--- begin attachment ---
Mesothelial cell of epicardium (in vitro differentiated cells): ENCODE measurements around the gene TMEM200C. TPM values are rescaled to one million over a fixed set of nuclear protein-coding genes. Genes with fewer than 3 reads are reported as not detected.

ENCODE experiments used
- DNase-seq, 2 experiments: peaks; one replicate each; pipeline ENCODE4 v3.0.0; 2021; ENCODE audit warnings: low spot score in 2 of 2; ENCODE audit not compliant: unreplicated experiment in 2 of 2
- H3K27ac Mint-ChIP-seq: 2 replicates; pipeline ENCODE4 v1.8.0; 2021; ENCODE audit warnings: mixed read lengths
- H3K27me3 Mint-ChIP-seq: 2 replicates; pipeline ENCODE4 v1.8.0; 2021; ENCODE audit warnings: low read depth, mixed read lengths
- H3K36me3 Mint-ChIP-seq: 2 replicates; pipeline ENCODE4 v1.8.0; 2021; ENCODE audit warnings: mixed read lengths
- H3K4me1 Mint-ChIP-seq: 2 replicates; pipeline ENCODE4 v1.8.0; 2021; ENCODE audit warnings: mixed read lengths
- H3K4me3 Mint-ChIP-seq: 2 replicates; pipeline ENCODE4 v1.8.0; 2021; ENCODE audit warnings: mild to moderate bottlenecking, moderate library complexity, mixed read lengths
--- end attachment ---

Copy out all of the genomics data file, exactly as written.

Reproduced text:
Mesothelial cell of epicardium (in vitro differentiated cells): ENCODE measurements around the gene TMEM200C. TPM values are rescaled to one million over a fixed set of nuclear protein-coding genes. Genes with fewer than 3 reads are reported as not detected.

ENCODE experiments used
- DNase-seq, 2 experiments: peaks; one replicate each; pipeline ENCODE4 v3.0.0; 2021; ENCODE audit warnings: low spot score in 2 of 2; ENCODE audit not compliant: unreplicated experiment in 2 of 2
- H3K27ac Mint-ChIP-seq: 2 replicates; pipeline ENCODE4 v1.8.0; 2021; ENCODE audit warnings: mixed read lengths
- H3K27me3 Mint-ChIP-seq: 2 replicates; pipeline ENCODE4 v1.8.0; 2021; ENCODE audit warnings: low read depth, mixed read lengths
- H3K36me3 Mint-ChIP-seq: 2 replicates; pipeline ENCODE4 v1.8.0; 2021; ENCODE audit warnings: mixed read lengths
- H3K4me1 Mint-ChIP-seq: 2 replicates; pipeline ENCODE4 v1.8.0; 2021; ENCODE audit warnings: mixed read lengths
- H3K4me3 Mint-ChIP-seq: 2 replicates; pipeline ENCODE4 v1.8.0; 2021; ENCODE audit warnings: mild to moderate bottlenecking, moderate library complexity, mixed read lengths